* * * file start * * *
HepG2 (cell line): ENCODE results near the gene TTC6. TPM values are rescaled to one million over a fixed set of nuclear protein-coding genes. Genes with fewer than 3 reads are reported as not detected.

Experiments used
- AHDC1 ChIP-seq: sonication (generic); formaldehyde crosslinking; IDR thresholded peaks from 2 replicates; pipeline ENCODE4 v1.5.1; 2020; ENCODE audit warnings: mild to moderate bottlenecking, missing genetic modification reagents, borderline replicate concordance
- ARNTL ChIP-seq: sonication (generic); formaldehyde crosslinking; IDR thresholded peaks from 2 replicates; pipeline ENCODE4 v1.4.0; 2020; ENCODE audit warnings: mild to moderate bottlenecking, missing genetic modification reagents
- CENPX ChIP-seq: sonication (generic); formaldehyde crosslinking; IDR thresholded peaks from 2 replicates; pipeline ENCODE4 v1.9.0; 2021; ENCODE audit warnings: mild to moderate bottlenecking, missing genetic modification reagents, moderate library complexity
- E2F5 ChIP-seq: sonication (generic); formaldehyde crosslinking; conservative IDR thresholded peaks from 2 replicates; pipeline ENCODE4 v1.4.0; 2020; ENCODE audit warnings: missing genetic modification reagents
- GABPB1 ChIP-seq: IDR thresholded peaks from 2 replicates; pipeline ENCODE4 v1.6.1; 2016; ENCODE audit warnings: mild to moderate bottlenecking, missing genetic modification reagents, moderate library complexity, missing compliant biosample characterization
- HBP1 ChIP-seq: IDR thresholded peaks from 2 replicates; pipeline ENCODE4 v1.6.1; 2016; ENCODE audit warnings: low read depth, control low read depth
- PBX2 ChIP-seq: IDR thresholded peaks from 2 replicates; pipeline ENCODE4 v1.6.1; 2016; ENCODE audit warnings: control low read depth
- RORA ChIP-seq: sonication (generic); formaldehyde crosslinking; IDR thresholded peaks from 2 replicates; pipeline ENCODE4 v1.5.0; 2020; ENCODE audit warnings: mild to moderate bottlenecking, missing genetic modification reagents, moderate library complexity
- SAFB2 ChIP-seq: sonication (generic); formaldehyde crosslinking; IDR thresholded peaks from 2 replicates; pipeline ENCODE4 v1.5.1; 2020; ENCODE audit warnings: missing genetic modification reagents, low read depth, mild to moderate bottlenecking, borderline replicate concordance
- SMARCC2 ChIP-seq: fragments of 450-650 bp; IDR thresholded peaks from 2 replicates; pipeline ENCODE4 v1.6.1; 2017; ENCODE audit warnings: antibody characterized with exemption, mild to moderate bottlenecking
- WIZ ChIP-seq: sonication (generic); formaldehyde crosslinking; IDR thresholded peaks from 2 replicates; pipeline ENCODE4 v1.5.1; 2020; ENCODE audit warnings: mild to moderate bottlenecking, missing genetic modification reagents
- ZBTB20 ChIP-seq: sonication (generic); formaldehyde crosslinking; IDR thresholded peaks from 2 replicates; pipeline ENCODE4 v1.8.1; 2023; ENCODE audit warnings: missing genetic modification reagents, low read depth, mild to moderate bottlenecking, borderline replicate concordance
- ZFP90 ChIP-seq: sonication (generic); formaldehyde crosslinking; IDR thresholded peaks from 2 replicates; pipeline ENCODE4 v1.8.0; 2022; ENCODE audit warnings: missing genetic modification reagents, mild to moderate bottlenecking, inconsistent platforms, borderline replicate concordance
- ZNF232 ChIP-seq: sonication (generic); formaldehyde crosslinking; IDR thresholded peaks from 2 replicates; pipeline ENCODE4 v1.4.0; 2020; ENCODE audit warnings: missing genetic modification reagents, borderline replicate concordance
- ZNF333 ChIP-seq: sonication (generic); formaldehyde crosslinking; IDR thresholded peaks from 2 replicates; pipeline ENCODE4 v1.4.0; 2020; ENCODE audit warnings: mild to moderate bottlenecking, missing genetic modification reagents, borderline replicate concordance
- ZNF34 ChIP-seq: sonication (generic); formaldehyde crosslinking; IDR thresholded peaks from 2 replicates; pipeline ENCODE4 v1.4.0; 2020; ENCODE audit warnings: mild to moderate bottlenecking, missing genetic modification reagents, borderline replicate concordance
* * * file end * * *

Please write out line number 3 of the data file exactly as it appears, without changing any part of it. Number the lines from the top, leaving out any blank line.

- AHDC1 ChIP-seq: sonication (generic); formaldehyde crosslinking; IDR thresholded peaks from 2 replicates; pipeline ENCODE4 v1.5.1; 2020; ENCODE audit warnings: mild to moderate bottlenecking, missing genetic modification reagents, borderline replicate concordance